Post Number: 451
|Posted on Thursday, January 30, 2003 - 03:45 pm: ||
US bank group study urges limiting Fannie, Freddie
Wednesday January 29, 12:26 pm ET
WASHINGTON, Jan 29 (Reuters) - The rapid growth of U.S. mortgage finance giants Fannie Mae (NYSE:FNM - News) and Freddie Mac (NYSE:FRE - News) is a risk to taxpayers, and Congress should limit their roles in the housing market, said a study funded by members of a financial services trade association.
Fannie Mae and Freddie Mac, shareholder-owned companies chartered by Congress to provide a deep, steady flow of funds to mortgage markets, dominate the secondary mortgage market, said the report released by the Financial Services Roundtable.
"This dominance, combined with their relentless expansion and weak federal oversight, has increased the chances of a financial mishap," said the study's author, Thomas Stanton. Stanton is a lawyer and author whose work has been critical of these so-called government-sponsored enterprises.
Congress gives the companies benefits as part of their charters. These include some tax and disclosure exemptions and multibillion dollar lines of credit, which have never been drawn on, to the U.S. Treasury.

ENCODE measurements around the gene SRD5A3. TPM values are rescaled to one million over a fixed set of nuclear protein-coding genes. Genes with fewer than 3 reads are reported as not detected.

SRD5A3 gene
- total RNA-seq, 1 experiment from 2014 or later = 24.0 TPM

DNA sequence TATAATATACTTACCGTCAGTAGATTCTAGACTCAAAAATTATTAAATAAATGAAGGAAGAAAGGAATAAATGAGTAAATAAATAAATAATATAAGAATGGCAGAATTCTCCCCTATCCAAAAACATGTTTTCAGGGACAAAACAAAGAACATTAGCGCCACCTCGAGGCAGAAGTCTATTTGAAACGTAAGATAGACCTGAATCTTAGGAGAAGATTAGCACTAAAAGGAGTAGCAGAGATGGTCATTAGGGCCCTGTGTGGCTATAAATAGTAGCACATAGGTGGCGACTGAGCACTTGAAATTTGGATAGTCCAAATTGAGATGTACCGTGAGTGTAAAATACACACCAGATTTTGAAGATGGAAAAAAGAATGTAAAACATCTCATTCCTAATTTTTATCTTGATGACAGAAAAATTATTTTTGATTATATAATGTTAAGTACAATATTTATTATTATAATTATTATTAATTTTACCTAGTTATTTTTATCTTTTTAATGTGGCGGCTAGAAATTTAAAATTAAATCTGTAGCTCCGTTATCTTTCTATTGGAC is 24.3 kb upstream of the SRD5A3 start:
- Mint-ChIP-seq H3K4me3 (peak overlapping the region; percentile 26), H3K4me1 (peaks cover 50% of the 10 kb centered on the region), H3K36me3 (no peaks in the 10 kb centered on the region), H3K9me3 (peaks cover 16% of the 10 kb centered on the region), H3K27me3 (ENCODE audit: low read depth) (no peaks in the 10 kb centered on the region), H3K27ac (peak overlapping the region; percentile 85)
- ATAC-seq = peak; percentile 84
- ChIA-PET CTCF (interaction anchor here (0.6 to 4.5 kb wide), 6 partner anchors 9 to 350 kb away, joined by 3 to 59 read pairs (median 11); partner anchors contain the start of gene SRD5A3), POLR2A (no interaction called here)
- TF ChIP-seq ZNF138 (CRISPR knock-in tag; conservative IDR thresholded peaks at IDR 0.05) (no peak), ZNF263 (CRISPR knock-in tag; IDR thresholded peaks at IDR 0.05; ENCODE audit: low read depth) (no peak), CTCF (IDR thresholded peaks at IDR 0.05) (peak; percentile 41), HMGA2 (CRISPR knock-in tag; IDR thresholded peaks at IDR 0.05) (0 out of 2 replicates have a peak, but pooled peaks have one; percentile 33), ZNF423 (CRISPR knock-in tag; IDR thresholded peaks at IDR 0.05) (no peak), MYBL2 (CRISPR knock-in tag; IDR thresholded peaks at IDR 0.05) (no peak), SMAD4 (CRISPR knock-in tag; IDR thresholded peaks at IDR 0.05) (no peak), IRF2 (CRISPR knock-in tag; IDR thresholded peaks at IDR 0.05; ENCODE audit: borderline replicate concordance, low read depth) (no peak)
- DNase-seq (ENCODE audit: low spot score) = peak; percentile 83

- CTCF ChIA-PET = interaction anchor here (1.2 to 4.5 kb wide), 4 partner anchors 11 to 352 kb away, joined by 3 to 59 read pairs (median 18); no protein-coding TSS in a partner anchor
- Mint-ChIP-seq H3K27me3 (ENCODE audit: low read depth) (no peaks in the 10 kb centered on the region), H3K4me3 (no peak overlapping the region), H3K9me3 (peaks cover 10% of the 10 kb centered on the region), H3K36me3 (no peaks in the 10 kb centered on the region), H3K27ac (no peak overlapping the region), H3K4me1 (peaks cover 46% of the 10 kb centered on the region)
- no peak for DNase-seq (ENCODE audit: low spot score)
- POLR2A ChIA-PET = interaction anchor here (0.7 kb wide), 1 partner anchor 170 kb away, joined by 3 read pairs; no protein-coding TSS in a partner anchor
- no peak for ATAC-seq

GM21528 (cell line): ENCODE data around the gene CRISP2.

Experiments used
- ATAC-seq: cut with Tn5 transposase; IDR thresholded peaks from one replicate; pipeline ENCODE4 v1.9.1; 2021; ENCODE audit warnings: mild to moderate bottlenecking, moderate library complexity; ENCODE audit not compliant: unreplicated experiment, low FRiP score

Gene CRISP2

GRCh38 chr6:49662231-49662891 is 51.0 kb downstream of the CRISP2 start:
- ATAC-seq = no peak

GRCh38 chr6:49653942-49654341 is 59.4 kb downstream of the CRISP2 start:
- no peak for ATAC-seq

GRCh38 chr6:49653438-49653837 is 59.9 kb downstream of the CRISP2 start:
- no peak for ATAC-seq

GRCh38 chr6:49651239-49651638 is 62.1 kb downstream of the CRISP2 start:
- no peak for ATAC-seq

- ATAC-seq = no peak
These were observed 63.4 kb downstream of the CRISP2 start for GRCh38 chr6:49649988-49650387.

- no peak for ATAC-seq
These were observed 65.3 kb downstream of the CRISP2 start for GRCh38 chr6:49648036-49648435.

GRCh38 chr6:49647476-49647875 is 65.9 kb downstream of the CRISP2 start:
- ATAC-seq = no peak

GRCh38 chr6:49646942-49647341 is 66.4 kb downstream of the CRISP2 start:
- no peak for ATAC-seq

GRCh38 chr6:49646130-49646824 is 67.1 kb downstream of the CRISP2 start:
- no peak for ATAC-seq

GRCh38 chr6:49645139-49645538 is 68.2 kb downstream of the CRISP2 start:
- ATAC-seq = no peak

The benefits lead investors to believe the government would protect the mortgage giants in a financial crisis, and that belief contributes to lower borrowing costs for the companies.
Members of the financial services group, which include J.P. Morgan Chase & Co.(NYSE:JPM - News) and Wells Fargo and Co. (NYSE:WFC - News), compete with Fannie Mae and Freddie Mac in the secondary mortgage markets. The GSEs' charters restrict them from lending directly to home buyers, but they instead buy them from lenders and hold them in their own portfolios or repackage them as securities for investors.
Another lobbying group of the GSEs competitors, FM Watch, on Wednesday released a letter asking Federal Reserve Chairman Alan Greenspan to tighten government supervision of the companies. FM Watch said Freddie Mac's need to restate up to three years of financial results to reflect higher earnings from derivatives raises concerns about government oversight.
Fannie Mae and Freddie Mac dismissed the Stanton study as being the work of a perennial critic of their companies.
Industry rivals will have an uphill struggle to persuade Congress to alter GSE charters at a time when housing has been one of the few bright spots in a struggling U.S. economy, said Robert McCarson, a spokesman for Fannie Mae.
"The proponents of change have the burden of proof to show why their proposals to upset the world's best housing finance system and essentially the bulwark of this economy are anything but a plan to make more profits," he said.
The FM Watch letter is an attempt to cast the restatement in the most negative light possible, said Freddie Mac spokeswoman Sharon McHale.
"They are just trying to latch on to anything to make noise," she said.